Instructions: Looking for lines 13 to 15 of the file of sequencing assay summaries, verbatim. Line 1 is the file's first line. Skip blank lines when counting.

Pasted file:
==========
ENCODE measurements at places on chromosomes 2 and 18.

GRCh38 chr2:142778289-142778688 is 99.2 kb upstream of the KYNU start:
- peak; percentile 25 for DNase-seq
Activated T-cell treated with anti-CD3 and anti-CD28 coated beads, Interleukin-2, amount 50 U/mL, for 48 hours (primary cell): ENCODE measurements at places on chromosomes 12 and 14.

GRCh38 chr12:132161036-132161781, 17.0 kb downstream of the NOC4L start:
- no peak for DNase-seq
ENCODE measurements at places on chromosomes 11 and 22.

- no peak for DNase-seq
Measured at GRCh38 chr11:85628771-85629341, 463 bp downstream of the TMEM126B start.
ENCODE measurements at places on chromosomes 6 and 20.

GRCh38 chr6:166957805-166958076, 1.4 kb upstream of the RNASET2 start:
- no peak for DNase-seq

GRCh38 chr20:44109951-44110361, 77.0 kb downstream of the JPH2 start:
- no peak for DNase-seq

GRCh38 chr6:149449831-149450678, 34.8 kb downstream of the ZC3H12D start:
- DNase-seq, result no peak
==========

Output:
GRCh38 chr20:44109951-44110361, 77.0 kb downstream of the JPH2 start:
- no peak for DNase-seq

GRCh38 chr6:149449831-149450678, 34.8 kb downstream of the ZC3H12D start: